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Ferrari v. Haslam

United States District Court, E.D. Tennessee, Knoxville

November 14, 2019

GABRIEL ADRIAN FERRARI, Plaintiff,
v.
WILLIAM EDWARD HASLAM et al., Defendants.

          H. Bruce Guyton, Magistrate Judge.

          MEMORANDUM AND ORDER

          TRAVIS R. MCDONOUGH, UNITED STATES DISTRICT JUDGE.

         On October 29, 2019, United States Magistrate Judge H. Bruce Guyton filed his report and recommendation (Doc. 4) pursuant to 28 U.S.C. § 636(b)(1) and Federal Rule of Civil Procedure 72(b). Magistrate Judge Guyton recommended that Plaintiff be allowed to file his complaint without prepayment of costs, but that the complaint be dismissed for jurisdictional deficiencies. Magistrate Judge Guyton also recommended dismissal under 28 U.S.C. § 1915(e)(2)(B)(ii) because Plaintiff did not allege sufficient facts in his complaint to make out a legally cognizable claim against Defendants. On November 11, 2019, Plaintiff filed objections to the report and recommendation (Doc. 5). For the following reasons, the Court will ACCEPT and ADOPT the report and recommendation (Doc. 4) pursuant to 28 U.S.C. § 636(b)(1), and ORDER that the action be DISMISSED WITHOUT PREJUDICE for jurisdictional deficiencies.

         I. BACKGROUND

         In his report and recommendation, Magistrate Judge Guyton noted that Plaintiff's complaint is “difficult to understand” but appears to restate allegations Plaintiff made five years ago in this Court, in an action which he voluntarily dismissed. (Doc. 4, at 1, 5.) Despite the confusing nature of the complaint, Magistrate Judge Guyton was able to glean that “Plaintiff broadly alleges that a group of persons residing in and around Rutledge, Tennessee, somehow aided by former Tennessee Governor Haslam, entered into a conspiracy to murder the Plaintiff.” (Id. at 1-2.) Magistrate Judge Guyton interpreted Plaintiff's complaint as further alleging that the motivation to murder Plaintiff was somehow related to his reports on the activities of a secret criminal organization. (Id. at 2.) Although Plaintiff has objected to Magistrate Judge Guyton's report and recommendation, Plaintiff's objection fails to clarify his allegations or specify which allegations, if any, Magistrate Judge Guyton incorrectly summarized. (See generally Doc. 5.) Additionally, the Court's independent review of Plaintiff's complaint and Magistrate Judge Guyton's report and recommendation confirms that background set forth in the report and recommendation, including the summary of Plaintiff's allegations, is accurate. Accordingly, for the purposes of reviewing Plaintiff's objections to Magistrate Judge Guyton's report and recommendation, the Court ADOPTS BY REFERENCE the factual and procedural background set forth in the report and recommendation (Doc. 4).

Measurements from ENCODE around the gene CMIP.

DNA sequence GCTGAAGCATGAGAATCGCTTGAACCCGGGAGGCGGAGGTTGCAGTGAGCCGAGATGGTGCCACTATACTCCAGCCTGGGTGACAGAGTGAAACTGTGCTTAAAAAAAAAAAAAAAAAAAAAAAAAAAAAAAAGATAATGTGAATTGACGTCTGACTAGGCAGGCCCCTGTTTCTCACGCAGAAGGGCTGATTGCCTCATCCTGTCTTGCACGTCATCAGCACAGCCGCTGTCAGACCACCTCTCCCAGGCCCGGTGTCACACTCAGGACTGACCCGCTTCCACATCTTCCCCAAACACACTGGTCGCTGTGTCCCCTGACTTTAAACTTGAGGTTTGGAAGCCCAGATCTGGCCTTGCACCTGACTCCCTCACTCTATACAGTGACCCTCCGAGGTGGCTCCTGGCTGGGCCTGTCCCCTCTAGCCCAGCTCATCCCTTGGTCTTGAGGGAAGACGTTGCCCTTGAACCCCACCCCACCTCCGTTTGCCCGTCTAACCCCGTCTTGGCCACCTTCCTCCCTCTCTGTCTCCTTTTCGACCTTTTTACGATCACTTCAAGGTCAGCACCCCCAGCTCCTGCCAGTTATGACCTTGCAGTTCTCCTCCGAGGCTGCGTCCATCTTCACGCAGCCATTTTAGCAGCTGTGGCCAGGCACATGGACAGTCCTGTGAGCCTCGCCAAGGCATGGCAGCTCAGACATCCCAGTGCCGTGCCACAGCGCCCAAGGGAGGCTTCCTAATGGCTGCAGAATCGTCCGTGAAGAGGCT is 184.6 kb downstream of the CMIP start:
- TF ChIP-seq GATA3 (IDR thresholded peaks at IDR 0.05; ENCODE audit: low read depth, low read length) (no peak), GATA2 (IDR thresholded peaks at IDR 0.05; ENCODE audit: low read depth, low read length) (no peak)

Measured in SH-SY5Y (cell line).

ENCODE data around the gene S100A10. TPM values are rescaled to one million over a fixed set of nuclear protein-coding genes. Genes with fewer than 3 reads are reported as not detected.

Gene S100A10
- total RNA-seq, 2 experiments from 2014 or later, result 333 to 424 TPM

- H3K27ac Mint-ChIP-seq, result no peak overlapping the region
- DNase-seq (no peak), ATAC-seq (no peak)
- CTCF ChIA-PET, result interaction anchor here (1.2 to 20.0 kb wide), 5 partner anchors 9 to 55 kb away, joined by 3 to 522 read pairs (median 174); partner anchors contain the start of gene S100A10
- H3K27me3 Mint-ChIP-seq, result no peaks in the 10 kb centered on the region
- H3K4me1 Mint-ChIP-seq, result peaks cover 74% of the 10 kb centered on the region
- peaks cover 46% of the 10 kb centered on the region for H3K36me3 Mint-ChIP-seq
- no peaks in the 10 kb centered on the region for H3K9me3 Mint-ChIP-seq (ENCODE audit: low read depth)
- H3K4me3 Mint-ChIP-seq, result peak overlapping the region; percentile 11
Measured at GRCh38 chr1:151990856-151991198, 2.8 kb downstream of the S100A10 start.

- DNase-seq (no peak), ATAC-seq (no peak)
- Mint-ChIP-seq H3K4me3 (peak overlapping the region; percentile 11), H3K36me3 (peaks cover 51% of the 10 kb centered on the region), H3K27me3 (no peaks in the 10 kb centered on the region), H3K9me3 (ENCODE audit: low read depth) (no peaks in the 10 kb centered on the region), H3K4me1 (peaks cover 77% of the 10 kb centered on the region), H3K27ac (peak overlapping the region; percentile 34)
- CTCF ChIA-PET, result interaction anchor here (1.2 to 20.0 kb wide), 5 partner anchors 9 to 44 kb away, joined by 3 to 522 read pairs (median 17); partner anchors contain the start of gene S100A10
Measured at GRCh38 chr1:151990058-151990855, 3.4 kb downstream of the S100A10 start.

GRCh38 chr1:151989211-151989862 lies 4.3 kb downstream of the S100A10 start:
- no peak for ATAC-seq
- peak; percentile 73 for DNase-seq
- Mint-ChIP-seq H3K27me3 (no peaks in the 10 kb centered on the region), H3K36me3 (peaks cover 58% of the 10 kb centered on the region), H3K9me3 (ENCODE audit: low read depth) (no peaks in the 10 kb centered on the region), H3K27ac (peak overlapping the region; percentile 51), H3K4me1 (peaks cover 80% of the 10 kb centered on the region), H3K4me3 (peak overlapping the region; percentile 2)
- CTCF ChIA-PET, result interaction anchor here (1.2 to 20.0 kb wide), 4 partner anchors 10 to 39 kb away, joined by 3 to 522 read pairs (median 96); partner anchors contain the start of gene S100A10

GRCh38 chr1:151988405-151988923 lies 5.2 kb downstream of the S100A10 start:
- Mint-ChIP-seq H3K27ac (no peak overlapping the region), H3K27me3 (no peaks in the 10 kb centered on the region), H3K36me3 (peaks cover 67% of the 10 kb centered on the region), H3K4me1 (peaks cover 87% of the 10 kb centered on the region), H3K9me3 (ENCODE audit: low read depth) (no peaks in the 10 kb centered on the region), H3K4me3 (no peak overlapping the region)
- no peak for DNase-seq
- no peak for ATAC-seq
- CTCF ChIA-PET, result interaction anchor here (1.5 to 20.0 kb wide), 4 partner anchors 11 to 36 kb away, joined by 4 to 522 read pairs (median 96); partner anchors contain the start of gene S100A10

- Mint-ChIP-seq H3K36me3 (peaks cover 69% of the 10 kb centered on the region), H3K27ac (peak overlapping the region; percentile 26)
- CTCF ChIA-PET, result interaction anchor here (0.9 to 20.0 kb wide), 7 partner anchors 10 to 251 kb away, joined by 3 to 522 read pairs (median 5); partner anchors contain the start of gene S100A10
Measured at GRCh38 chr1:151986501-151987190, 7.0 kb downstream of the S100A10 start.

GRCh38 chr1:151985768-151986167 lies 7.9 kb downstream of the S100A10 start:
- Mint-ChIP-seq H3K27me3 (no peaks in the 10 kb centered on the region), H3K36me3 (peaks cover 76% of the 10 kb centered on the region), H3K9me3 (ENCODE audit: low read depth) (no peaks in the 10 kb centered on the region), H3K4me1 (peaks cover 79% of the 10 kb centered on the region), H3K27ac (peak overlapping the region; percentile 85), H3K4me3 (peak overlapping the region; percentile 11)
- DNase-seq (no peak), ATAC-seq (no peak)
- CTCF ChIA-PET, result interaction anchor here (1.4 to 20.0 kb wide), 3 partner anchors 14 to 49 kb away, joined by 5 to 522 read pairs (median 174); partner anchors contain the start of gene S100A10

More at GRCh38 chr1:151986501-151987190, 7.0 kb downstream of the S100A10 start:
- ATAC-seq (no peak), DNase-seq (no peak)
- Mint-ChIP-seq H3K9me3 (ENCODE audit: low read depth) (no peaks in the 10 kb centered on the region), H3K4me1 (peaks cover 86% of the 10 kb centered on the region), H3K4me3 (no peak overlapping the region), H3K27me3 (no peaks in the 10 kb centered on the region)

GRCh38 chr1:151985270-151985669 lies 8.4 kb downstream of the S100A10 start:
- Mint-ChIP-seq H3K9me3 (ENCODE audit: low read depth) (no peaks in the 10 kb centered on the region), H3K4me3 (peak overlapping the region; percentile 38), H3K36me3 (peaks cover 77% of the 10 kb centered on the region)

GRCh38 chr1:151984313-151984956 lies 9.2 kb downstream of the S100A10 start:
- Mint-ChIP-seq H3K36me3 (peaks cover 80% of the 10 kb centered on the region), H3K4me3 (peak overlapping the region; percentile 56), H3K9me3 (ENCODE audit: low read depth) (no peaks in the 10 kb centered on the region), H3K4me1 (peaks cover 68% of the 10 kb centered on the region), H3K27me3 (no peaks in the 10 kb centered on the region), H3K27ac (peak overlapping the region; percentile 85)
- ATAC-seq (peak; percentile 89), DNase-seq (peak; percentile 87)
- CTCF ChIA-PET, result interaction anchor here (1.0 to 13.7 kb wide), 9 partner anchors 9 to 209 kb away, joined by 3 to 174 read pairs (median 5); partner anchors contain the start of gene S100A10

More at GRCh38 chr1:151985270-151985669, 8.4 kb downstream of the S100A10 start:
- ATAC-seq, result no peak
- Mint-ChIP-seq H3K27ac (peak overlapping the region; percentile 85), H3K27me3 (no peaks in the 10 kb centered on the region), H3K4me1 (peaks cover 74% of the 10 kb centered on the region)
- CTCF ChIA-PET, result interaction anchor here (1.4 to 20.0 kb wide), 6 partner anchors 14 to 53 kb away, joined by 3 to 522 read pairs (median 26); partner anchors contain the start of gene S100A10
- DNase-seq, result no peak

II. STANDARD OF REVIEW

         The Court must conduct a de novo review of those portions of the report and recommendation to which objections are made and may accept, reject, or modify, in whole or in part, the magistrate judge's findings or recommendations. 28 U.S.C. § 636(b)(1). Although the Court is required to engage in a de novo review of specific objections, if the objections merely restate the arguments asserted in Plaintiff's earlier motion, which were addressed by the magistrate judge's report and recommendation, the Court may deem those objections waived. See VanDiver v. Martin, 304 F.Supp.2d 934, 937 (E.D. Mich. 2004). “A general objection, or one that merely restates the arguments previously presented is not sufficient to alert the court to alleged errors on the part of the magistrate judge.” Id. “An ‘objection' that does nothing more than state a disagreement with a magistrate's suggested resolution, or simply summarizes what has been presented before, is not an ‘objection' as that term is used in this context.” Id. The Sixth Circuit has also explained that: